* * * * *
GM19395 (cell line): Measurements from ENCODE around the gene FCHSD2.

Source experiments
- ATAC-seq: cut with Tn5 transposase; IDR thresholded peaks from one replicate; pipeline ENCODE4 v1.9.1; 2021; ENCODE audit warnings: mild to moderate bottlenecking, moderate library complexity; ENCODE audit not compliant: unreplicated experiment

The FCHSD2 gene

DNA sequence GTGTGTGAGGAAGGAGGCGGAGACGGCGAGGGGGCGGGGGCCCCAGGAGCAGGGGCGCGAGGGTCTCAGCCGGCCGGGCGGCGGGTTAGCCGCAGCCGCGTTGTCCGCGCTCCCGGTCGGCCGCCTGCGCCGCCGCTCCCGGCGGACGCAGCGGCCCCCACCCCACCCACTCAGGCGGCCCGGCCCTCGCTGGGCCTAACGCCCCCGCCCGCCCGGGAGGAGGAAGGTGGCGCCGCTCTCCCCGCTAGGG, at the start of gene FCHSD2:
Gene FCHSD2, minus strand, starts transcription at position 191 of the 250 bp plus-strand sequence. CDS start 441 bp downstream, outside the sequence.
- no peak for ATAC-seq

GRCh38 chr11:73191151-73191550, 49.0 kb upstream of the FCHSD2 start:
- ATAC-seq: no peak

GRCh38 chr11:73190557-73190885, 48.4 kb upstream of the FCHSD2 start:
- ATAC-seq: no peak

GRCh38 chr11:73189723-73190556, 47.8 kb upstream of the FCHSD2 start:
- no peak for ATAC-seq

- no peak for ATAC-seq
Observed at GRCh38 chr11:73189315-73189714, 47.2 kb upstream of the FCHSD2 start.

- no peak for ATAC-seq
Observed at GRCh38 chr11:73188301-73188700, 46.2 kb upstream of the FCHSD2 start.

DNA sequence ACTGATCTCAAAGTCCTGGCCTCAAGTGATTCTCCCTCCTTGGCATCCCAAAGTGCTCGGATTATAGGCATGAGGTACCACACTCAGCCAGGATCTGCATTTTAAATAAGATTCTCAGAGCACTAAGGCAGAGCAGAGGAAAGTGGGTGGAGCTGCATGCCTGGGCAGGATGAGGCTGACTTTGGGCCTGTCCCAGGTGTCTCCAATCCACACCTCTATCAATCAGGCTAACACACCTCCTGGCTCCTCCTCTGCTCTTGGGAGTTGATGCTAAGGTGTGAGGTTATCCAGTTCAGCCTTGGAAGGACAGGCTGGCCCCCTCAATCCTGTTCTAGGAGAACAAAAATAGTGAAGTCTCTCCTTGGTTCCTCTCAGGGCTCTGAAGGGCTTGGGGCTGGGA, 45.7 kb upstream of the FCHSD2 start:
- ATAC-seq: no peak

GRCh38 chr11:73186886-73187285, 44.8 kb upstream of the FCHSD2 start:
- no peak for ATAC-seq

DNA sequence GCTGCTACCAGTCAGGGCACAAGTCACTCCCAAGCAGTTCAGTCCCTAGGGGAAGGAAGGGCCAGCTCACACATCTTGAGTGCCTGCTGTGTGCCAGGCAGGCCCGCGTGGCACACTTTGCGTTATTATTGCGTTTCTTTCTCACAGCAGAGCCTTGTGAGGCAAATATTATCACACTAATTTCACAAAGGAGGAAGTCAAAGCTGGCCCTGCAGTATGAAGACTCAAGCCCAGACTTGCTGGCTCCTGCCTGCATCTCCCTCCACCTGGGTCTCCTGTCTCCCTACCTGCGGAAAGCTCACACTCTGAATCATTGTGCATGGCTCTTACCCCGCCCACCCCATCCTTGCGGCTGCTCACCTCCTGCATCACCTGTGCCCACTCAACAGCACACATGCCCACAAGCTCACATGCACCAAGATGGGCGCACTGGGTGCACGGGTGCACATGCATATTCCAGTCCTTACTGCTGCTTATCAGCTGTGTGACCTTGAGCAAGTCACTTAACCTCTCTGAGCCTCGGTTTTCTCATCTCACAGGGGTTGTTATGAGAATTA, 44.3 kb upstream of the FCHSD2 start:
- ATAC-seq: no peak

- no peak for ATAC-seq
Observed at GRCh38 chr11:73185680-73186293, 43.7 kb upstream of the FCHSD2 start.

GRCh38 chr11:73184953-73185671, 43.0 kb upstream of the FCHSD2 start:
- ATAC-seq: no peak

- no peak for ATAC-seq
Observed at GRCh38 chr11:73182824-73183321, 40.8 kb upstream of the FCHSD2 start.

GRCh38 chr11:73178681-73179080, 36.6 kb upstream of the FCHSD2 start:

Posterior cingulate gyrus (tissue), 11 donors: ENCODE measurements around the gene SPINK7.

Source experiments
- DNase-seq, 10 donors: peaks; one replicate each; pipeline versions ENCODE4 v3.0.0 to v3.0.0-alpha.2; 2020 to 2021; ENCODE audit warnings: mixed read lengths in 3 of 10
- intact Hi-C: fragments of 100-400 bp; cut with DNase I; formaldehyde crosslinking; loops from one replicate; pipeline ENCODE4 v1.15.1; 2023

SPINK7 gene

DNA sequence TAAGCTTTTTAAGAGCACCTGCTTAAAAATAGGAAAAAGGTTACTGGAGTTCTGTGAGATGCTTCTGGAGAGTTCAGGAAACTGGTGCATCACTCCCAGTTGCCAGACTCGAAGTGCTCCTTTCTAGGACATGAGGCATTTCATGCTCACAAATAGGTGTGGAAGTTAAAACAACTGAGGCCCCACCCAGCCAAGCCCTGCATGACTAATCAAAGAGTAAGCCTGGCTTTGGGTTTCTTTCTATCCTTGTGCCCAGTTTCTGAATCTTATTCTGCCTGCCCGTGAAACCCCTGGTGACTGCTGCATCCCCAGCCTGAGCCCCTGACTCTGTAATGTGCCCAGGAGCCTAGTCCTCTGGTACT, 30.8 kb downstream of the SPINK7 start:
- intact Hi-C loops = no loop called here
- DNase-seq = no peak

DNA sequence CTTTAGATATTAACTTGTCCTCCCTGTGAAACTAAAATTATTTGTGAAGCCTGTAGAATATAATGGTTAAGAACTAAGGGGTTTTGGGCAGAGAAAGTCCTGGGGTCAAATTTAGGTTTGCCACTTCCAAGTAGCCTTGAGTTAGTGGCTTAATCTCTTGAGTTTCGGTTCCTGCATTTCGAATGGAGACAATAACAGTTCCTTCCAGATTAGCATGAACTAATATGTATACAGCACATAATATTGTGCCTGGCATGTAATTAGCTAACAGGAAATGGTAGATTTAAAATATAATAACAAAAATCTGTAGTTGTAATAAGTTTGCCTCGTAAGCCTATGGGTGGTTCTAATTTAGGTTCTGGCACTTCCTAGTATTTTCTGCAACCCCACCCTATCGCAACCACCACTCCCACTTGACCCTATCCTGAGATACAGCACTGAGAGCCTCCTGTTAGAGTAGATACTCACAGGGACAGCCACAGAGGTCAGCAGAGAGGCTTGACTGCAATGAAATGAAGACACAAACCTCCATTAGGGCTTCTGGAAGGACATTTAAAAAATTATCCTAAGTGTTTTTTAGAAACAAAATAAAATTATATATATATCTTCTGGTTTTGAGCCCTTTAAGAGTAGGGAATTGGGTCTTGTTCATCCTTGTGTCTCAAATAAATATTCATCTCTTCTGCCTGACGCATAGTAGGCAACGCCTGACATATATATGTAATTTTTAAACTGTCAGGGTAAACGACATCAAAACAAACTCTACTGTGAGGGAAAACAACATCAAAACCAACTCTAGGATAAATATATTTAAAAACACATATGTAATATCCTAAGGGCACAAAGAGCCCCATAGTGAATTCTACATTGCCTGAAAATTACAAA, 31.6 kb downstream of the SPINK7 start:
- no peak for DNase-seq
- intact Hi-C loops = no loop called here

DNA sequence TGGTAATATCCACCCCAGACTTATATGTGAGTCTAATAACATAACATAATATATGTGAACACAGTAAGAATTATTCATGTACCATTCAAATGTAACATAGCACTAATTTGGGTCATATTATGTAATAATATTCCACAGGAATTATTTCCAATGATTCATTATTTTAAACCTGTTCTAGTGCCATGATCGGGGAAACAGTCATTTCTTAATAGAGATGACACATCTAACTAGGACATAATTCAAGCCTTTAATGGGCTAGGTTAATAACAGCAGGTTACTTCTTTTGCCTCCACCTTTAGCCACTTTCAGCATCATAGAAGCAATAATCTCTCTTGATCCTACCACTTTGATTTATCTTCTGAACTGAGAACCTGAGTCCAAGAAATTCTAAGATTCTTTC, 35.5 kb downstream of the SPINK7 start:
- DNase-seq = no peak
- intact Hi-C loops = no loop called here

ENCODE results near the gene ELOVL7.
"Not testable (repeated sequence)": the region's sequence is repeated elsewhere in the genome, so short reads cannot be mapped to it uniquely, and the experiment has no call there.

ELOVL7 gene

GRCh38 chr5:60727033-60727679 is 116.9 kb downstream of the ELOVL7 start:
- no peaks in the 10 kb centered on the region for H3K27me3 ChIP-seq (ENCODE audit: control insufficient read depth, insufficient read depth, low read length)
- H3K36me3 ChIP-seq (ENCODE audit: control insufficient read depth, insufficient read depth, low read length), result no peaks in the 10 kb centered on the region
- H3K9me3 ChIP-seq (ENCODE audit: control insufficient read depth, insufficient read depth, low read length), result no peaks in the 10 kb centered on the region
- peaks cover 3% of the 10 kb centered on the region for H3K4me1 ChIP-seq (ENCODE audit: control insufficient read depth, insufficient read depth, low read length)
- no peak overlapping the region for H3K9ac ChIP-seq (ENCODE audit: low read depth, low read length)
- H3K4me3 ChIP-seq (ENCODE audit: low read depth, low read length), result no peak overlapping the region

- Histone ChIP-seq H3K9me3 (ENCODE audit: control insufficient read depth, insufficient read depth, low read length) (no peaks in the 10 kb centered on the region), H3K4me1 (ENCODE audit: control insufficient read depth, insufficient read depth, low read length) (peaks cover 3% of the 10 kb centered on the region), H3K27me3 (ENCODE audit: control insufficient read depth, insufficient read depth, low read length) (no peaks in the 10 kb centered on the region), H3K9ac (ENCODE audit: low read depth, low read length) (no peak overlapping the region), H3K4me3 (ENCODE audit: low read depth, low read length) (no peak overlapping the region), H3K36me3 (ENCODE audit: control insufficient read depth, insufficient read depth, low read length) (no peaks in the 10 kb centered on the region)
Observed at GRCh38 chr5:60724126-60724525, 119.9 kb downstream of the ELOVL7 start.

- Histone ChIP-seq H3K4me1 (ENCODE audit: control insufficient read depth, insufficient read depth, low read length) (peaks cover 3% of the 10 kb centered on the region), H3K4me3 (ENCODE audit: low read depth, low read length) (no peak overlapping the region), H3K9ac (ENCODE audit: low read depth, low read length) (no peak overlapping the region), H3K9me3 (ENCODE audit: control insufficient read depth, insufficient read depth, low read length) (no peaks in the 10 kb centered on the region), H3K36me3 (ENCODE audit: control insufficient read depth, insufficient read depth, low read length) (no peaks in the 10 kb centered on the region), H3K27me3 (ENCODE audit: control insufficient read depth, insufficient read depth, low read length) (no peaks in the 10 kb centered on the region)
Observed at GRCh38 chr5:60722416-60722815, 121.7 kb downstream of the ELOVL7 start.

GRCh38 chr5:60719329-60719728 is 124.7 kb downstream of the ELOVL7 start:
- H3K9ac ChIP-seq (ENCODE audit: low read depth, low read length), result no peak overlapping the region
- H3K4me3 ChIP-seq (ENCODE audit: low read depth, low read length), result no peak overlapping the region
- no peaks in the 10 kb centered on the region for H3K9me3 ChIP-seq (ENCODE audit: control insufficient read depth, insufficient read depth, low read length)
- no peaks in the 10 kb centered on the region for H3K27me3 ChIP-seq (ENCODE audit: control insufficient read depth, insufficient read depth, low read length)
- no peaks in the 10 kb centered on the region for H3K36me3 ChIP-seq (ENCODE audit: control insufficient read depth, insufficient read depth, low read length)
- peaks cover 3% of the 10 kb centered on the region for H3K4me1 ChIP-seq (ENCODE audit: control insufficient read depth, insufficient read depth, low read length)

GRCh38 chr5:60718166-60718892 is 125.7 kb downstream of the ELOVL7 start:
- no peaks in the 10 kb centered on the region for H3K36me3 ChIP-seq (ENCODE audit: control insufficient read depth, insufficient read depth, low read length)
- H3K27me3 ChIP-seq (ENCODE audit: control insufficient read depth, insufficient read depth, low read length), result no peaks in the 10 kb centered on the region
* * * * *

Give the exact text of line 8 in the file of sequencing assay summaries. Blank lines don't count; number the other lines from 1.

GRCh38 chr11:73191151-73191550, 49.0 kb upstream of the FCHSD2 start: